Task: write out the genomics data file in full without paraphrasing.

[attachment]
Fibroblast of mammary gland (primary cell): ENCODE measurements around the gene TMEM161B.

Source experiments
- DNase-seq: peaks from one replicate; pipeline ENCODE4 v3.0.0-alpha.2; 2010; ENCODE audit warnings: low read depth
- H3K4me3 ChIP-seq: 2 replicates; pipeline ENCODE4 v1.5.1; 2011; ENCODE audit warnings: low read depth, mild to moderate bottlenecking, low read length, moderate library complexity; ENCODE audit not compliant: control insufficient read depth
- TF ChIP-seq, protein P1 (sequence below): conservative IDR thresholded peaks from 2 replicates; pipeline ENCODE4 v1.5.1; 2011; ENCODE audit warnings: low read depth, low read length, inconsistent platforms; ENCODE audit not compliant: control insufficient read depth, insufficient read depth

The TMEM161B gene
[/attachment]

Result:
Fibroblast of mammary gland (primary cell): ENCODE measurements around the gene TMEM161B.

Source experiments
- DNase-seq: peaks from one replicate; pipeline ENCODE4 v3.0.0-alpha.2; 2010; ENCODE audit warnings: low read depth
- H3K4me3 ChIP-seq: 2 replicates; pipeline ENCODE4 v1.5.1; 2011; ENCODE audit warnings: low read depth, mild to moderate bottlenecking, low read length, moderate library complexity; ENCODE audit not compliant: control insufficient read depth
- TF ChIP-seq, protein P1 (sequence below): conservative IDR thresholded peaks from 2 replicates; pipeline ENCODE4 v1.5.1; 2011; ENCODE audit warnings: low read depth, low read length, inconsistent platforms; ENCODE audit not compliant: control insufficient read depth, insufficient read depth

The TMEM161B gene